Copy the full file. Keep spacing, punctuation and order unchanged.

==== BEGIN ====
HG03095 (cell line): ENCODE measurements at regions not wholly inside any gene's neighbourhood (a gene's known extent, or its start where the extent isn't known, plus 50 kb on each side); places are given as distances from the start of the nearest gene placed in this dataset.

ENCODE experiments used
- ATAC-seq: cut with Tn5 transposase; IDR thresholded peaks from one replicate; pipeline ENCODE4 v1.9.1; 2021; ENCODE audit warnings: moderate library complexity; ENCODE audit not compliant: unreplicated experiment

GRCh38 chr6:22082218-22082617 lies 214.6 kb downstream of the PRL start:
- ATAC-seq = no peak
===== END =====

HG03095 (cell line): ENCODE measurements at regions not wholly inside any gene's neighbourhood (a gene's known extent, or its start where the extent isn't known, plus 50 kb on each side); places are given as distances from the start of the nearest gene placed in this dataset.

ENCODE experiments used
- ATAC-seq: cut with Tn5 transposase; IDR thresholded peaks from one replicate; pipeline ENCODE4 v1.9.1; 2021; ENCODE audit warnings: moderate library complexity; ENCODE audit not compliant: unreplicated experiment

GRCh38 chr6:22082218-22082617 lies 214.6 kb downstream of the PRL start:
- ATAC-seq = no peak